Why doesn't the NBA just throw away its record book and start again—this time as a big-league operation?


The Houston Astrodome opened three years ago, which at the rate stadiums are slapped up should make anything said about it old Stetson. But only now are they getting around to fixing the place up proper.

Six floors of living quarters and recreation facilities have been built behind the scoreboard "for VVIPs (Very Very Important Persons) and their families." Included in the complex, according to a publicity release, is a presidential suite, which has been given a security clearance by the Secret Service and is equipped with a direct telephone hookup to the Russian hot line.

There is a putting green that no doubt would have pleased a number of Presidents, a shooting gallery, a bowling alley, a barbershop, a beauty salon, a 19th century-style saloon, a conference room upholstered in zebra from Nairobi, a chapel and, in the apartments, canopied beds, marble bathtubs and "cloudlike carpeting."

It sounds wonderfully sporting, but we sure hope nobody tries to call a bookie on the wrong phone.

Meanwhile, in San Francisco, there is talk of putting a match to 8-year-old, $14.3 million Candlestick Park. It would cost $7 million to convert it into a multipurpose stadium, and Mayor Joseph Alioto says, "I am not altogether sure we want to perpetuate a mediocrity." One suggestion under consideration is to use Candlestick's concrete walls for apartment buildings or light industry. Another proposal is to build an airport on the site. If Candlestick is demolished, a new stadium would be built downtown.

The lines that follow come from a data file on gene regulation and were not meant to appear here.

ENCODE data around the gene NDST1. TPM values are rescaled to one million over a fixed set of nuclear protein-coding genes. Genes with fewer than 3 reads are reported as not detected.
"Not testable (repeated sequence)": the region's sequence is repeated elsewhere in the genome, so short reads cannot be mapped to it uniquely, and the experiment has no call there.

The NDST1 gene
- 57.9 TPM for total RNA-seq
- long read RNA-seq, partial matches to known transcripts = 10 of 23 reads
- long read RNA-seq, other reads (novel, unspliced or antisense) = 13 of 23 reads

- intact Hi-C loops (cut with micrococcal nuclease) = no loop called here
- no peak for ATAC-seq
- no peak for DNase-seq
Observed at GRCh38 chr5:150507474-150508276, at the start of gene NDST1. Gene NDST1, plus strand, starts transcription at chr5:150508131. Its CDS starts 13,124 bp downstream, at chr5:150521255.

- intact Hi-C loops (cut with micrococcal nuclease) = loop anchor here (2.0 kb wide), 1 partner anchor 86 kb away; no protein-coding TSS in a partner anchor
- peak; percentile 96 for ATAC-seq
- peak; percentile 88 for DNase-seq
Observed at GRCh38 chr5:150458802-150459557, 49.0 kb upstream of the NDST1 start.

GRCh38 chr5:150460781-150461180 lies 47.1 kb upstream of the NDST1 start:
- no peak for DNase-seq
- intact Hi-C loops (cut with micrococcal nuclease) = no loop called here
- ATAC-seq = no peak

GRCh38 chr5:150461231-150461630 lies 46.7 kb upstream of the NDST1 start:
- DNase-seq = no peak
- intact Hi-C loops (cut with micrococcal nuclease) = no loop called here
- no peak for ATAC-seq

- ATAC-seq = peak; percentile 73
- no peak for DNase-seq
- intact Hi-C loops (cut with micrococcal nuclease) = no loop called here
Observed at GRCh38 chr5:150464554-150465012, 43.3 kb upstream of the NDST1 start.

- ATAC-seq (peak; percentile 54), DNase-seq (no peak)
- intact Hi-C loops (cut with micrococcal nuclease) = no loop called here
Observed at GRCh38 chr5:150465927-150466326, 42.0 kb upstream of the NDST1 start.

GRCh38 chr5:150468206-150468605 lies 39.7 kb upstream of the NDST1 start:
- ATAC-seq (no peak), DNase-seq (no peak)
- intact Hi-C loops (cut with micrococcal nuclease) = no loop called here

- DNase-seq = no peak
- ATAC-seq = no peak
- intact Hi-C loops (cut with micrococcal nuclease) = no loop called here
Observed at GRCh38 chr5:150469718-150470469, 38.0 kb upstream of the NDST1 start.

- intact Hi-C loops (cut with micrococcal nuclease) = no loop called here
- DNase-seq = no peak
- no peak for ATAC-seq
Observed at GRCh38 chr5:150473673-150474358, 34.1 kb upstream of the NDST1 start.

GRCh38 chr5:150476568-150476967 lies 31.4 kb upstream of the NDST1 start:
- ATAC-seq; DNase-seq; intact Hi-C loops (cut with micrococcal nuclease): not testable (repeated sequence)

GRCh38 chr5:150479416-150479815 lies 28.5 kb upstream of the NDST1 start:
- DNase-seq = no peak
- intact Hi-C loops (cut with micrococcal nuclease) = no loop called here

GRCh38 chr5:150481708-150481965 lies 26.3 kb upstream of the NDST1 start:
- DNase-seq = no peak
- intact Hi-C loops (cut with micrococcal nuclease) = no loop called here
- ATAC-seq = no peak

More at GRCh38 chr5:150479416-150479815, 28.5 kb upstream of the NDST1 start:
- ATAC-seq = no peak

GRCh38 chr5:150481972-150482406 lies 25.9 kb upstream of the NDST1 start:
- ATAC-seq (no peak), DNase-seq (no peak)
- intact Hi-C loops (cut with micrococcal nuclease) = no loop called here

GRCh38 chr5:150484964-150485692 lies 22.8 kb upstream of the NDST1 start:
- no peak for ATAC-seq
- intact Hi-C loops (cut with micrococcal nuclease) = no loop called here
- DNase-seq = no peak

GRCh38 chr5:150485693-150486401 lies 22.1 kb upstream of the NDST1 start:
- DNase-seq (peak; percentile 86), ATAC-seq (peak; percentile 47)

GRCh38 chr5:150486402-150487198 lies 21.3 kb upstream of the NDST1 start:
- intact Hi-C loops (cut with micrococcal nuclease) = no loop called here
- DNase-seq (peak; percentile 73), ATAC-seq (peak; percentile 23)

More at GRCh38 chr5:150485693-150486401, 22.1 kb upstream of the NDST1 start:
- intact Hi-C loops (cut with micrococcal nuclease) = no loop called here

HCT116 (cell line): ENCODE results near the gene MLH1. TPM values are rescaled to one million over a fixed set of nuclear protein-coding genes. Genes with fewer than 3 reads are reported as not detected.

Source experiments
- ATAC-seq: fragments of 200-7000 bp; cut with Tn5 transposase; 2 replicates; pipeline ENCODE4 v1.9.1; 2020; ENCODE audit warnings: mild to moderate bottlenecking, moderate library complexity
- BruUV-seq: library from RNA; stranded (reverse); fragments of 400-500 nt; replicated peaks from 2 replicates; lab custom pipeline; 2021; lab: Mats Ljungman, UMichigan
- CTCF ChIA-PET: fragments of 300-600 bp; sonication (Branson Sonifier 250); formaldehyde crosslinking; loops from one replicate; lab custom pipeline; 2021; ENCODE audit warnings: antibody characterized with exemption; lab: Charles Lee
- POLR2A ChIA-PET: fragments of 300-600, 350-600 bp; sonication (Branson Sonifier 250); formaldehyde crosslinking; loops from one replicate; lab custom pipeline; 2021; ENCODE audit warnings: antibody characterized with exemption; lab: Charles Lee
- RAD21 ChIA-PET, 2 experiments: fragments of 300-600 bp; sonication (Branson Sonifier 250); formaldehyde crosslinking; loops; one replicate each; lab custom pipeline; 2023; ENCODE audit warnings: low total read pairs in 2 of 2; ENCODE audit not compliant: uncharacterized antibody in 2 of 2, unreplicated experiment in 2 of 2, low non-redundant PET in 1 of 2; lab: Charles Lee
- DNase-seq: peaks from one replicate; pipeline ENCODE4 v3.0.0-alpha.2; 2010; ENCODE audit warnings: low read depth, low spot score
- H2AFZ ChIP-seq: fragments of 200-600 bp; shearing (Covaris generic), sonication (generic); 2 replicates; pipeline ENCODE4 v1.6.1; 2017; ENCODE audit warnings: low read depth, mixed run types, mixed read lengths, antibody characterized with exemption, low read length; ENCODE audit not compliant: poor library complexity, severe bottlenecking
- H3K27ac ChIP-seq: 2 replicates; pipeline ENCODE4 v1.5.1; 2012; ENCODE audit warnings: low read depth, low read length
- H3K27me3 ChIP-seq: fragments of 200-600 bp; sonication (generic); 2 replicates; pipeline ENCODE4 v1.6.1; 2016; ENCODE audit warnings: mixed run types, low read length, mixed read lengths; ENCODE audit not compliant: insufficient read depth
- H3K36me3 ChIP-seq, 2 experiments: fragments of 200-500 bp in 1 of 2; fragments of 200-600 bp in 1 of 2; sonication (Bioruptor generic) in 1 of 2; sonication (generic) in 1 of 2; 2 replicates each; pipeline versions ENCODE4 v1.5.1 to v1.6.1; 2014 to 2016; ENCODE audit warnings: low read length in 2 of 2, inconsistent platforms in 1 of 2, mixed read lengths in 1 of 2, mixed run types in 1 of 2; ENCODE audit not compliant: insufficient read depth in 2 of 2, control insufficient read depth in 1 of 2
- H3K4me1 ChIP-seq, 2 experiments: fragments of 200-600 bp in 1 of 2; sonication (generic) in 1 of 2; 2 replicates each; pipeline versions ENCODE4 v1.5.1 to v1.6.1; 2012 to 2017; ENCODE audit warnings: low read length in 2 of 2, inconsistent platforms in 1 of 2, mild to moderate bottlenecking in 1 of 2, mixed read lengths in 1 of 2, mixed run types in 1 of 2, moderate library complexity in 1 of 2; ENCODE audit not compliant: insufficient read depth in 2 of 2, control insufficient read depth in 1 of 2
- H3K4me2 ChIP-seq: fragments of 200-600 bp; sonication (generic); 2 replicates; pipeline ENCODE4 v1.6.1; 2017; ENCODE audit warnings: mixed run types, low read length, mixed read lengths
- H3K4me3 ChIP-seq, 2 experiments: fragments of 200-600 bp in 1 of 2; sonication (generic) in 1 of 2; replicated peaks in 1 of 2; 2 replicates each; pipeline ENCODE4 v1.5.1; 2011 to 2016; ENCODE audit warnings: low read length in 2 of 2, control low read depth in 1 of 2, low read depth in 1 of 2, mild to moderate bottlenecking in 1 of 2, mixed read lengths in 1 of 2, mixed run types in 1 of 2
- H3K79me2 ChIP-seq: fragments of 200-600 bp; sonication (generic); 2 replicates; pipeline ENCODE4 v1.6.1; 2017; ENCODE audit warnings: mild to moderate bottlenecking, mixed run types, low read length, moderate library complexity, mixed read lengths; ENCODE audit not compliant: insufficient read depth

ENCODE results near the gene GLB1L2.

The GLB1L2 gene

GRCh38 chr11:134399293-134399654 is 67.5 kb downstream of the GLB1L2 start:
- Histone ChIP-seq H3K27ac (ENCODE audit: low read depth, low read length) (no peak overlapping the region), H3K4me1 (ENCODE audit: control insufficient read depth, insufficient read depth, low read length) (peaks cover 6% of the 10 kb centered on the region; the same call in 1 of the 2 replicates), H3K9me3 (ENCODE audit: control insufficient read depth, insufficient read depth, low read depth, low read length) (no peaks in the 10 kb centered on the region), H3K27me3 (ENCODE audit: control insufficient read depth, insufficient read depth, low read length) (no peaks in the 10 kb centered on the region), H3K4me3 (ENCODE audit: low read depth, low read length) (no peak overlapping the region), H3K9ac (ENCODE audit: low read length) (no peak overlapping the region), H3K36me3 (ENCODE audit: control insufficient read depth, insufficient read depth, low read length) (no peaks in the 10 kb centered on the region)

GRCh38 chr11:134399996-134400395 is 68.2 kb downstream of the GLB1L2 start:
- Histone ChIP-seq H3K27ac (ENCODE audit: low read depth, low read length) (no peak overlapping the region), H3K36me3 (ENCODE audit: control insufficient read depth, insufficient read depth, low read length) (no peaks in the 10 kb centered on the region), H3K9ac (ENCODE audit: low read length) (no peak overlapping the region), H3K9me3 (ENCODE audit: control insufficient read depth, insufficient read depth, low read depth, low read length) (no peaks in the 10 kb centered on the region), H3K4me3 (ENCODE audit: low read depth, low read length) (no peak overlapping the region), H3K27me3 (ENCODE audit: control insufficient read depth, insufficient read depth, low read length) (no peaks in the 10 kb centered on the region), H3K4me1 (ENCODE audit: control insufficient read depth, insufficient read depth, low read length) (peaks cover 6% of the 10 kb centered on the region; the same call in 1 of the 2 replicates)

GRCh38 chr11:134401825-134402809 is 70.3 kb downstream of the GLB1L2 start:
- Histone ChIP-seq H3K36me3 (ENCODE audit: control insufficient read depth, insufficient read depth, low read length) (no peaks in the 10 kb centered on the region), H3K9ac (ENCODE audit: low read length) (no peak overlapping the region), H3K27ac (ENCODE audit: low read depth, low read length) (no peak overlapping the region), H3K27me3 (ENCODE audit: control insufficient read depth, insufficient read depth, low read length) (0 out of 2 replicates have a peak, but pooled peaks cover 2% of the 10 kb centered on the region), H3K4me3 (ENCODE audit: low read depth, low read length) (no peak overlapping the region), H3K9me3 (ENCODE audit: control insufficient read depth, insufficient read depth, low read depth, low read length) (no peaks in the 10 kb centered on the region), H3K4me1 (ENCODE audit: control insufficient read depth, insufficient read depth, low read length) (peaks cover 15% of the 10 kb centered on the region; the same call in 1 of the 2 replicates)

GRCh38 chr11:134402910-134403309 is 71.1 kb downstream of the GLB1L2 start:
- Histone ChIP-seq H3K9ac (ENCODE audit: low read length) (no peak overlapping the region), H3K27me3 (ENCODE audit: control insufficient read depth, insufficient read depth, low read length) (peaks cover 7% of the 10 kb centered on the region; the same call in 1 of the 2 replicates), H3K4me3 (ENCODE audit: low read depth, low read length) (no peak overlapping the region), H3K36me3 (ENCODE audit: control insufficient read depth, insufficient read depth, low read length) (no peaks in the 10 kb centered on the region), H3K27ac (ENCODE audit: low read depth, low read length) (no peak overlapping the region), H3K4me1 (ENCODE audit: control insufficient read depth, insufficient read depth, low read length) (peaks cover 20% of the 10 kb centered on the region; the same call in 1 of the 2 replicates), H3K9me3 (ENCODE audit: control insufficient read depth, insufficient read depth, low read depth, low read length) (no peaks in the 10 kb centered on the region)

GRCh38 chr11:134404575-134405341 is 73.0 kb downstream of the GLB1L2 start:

It is just as well that Umpire Emmett Ashford was not in Sacramento when the California Legislature passed a resolution congratulating him for his "successful career in baseball officiating" and "commending him as an outstanding example of the value of hard work and dedication."

In the first place, the author of the resolution, Assemblywoman Yvonne Brathwaite, called Ashford a "referee." Then Assemblyman Robert Monagan declared he was not sure he could support the resolution. He could excuse some of the errors Ashford must have made during his career, Monagan declared, but one in particular he could not pass over. It was a call at third base in a game between the Dodgers and the Cardinals. Monagan said Ashford was in no position to see the play. Another legislator protested that Ashford was a prime example of one of California's great humanitarian programs—aid for the self-supporting blind.

Maybe so, but if Ashford was out of position on that call at the Dodger-Cardinal game, it is because he was in the wrong town. He is an American League umpire. Now, about the self-supporting blind....

A notice at the entrance of Cruft's dog show in London read: "No dogs admitted." An official explained: "Well, there are dogs and dogs, you know."


Two weeks ago the whole state of Texas lost its No. 1 college football prospect—Jack Mildren of Cooper High in Abilene—to the University of Oklahoma. The coaches in the Southwest Conference are furious about that raid and others that have been made on Texas players by outside coaches. The coaches blame their losses on an SWC rule which forbids visiting a high school prospect until the end of his final football season, and then only twice before the deadline for signing letters of intent. Oklahoma and other colleges may visit a boy any time and as often as they want during his senior year.

Cooper High School Coach Merrill Green says Mildren was visited by coaches almost every night after practice and several times before school in the morning. There is even a rumor going around that Oklahoma rented an apartment in Mildren's home town in order to see him more often.